2017 was a wild year for YouTube. It continued to extend its dominance as the world’s biggest video platform: in June it announced that 1.5 billion people now log in each month, a user base second only to Facebook’s and one that can earn successful creators a substantial windfall.
But in terms of its public image, 2017 was also the worst year YouTube has ever had. It began with the downfall of the platform’s biggest star, PewDiePie. After a Wall Street Journal report about his use of Nazi imagery and anti-semitic humor, the Swedish vlogger lost his deal with Disney and YouTube cancelled his original series. Just one month later, big brands threatened a full scale boycott of YouTube after learning that their advertising was being played alongside racist and offensive videos.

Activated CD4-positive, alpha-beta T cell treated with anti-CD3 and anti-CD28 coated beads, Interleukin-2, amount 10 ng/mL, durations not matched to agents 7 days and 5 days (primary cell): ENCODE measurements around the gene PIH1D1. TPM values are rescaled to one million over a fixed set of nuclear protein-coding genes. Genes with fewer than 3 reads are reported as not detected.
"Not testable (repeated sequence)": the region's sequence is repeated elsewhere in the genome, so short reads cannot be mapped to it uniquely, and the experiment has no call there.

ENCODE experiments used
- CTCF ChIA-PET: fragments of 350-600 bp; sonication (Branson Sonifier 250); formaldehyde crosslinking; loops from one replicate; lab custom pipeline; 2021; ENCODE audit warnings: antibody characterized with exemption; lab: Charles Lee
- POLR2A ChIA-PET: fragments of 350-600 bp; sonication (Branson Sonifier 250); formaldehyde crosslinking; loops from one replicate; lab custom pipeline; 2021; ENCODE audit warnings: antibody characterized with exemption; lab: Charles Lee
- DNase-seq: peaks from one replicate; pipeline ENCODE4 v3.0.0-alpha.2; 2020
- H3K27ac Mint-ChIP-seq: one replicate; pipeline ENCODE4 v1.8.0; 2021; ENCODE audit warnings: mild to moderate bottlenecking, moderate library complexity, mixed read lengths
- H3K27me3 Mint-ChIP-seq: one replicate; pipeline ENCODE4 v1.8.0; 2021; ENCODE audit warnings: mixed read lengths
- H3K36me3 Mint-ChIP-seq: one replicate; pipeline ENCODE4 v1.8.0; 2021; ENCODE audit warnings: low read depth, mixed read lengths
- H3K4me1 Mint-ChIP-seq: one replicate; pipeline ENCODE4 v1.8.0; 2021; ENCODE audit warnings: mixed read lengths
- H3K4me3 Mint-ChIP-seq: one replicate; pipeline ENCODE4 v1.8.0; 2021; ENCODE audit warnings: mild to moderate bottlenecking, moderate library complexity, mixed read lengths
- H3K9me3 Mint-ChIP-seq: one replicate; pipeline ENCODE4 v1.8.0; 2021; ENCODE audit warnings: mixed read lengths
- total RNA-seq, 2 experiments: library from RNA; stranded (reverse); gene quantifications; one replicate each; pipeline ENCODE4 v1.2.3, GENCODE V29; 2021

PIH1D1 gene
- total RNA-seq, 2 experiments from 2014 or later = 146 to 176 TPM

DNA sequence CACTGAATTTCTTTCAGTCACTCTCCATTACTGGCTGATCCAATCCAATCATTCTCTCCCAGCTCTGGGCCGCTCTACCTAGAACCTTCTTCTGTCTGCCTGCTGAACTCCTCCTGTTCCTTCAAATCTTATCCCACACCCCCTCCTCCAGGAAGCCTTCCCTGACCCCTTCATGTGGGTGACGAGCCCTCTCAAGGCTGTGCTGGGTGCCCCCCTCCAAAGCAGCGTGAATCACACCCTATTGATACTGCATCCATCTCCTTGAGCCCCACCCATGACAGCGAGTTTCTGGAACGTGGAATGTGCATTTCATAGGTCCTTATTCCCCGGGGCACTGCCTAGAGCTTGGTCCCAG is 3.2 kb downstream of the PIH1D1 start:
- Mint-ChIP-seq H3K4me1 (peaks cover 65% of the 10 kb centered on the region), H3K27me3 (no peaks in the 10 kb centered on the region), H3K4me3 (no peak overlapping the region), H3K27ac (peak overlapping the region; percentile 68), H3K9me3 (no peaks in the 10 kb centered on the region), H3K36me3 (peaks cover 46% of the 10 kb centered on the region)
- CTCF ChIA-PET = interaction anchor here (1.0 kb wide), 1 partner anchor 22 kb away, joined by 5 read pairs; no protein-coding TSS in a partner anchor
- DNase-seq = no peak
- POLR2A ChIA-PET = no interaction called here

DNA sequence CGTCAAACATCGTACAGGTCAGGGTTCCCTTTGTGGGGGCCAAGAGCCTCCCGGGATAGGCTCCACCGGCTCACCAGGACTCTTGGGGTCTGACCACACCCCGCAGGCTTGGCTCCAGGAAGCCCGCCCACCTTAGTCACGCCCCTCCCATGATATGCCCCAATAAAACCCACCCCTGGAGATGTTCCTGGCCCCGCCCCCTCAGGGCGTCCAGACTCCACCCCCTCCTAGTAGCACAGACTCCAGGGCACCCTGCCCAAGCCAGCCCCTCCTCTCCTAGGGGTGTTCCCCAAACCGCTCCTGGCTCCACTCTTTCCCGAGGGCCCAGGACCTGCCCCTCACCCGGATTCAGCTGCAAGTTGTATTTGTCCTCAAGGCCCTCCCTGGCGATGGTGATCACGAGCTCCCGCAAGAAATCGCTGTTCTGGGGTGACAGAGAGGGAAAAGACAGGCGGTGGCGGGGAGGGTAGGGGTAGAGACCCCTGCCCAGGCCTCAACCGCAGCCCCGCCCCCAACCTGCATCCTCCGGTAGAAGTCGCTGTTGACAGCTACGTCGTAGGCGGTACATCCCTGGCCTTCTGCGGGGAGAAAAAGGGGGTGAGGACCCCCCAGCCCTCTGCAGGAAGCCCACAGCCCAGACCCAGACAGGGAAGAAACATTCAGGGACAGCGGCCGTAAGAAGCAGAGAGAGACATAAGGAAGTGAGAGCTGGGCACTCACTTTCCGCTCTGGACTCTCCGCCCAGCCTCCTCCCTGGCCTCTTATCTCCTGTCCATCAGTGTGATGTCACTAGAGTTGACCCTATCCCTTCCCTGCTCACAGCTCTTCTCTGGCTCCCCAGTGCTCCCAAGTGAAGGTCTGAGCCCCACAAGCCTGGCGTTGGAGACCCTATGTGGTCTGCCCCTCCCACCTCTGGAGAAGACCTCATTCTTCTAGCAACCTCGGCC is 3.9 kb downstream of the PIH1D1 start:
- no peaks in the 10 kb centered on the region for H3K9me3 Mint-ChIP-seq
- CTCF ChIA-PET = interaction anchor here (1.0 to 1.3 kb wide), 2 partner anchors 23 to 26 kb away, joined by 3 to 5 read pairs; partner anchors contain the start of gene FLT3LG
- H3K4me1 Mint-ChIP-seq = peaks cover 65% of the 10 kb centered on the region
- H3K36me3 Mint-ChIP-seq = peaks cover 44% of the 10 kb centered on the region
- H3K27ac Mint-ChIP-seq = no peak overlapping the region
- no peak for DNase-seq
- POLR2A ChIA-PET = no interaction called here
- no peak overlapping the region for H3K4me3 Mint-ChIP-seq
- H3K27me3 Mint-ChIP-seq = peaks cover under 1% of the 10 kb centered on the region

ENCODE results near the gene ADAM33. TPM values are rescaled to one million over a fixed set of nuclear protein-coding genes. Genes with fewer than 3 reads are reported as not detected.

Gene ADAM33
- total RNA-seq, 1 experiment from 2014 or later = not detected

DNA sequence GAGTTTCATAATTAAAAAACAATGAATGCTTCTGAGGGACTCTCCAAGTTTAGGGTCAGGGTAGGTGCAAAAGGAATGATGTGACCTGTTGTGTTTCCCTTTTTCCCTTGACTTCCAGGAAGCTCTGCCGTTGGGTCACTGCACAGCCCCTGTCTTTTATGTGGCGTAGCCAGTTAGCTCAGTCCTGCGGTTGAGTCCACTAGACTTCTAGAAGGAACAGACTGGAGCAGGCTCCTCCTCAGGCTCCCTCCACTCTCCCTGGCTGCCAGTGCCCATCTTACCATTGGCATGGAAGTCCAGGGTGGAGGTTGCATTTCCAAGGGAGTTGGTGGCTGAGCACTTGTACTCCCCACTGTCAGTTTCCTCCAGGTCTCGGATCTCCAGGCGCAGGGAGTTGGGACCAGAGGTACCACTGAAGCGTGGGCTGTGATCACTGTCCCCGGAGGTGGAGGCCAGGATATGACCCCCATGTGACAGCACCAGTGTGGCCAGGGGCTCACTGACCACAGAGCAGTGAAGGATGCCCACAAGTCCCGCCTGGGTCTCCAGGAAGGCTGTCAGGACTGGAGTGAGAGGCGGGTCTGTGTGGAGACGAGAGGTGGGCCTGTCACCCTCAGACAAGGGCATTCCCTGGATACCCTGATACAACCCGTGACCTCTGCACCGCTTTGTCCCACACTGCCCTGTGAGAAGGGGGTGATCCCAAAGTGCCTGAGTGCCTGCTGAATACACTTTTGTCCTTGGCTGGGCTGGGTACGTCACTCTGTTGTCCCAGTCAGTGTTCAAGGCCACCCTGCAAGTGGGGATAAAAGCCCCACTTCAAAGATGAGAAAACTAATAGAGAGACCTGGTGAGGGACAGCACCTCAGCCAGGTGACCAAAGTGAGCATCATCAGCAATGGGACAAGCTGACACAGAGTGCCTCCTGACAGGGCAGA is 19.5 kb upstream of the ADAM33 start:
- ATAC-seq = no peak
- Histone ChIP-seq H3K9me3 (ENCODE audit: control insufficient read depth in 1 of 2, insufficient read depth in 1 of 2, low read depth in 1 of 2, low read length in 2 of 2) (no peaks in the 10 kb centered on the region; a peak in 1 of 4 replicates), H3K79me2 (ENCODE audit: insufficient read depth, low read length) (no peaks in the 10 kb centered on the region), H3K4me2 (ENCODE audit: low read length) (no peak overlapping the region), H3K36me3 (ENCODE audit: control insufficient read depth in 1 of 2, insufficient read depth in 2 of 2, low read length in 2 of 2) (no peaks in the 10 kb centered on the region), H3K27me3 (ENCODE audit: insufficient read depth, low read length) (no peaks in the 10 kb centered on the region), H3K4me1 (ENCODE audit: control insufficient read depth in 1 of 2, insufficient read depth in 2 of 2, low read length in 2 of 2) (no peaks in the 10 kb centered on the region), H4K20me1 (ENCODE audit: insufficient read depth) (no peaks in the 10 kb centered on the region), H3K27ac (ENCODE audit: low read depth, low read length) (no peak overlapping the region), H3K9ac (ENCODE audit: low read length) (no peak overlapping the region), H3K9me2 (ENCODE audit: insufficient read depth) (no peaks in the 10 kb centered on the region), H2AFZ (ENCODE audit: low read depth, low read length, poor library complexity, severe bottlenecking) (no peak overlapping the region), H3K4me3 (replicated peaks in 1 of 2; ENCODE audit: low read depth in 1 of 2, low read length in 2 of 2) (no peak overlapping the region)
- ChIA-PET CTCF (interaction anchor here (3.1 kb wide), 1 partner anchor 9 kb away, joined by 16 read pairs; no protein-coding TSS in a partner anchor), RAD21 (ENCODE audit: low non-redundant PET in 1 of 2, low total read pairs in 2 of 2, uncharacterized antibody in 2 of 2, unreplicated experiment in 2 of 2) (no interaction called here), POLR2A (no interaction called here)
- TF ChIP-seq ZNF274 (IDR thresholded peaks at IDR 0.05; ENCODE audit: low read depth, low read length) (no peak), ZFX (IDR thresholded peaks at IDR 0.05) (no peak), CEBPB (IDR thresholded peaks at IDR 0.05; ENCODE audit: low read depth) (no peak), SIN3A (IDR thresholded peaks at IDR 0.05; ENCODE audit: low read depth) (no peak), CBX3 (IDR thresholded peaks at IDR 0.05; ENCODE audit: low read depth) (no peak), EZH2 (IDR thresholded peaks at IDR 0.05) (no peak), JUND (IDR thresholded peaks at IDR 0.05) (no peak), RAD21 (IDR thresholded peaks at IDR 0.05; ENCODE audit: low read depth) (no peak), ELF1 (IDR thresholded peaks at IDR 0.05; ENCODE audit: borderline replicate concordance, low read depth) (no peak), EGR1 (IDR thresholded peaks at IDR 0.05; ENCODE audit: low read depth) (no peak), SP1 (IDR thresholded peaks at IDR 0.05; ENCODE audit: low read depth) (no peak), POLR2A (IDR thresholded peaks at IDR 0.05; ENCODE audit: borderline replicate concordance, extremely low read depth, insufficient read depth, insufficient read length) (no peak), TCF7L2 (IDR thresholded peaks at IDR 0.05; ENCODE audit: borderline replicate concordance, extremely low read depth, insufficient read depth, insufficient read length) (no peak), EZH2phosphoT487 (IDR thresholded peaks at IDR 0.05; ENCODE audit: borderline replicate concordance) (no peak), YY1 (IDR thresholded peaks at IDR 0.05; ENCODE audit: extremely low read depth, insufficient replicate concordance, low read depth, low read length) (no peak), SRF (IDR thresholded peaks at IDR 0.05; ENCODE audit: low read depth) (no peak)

2017 was a year of reckoning with the power and scale of online platforms. With Facebook and Google, both hauled before Congress for questioning, the main problem was disinformation. YouTube, owned by Google, has its own vibrant misinformation ecosystem, but the most difficult truth that came to light about the world’s largest video service was not its role in our politics, but in our parenting.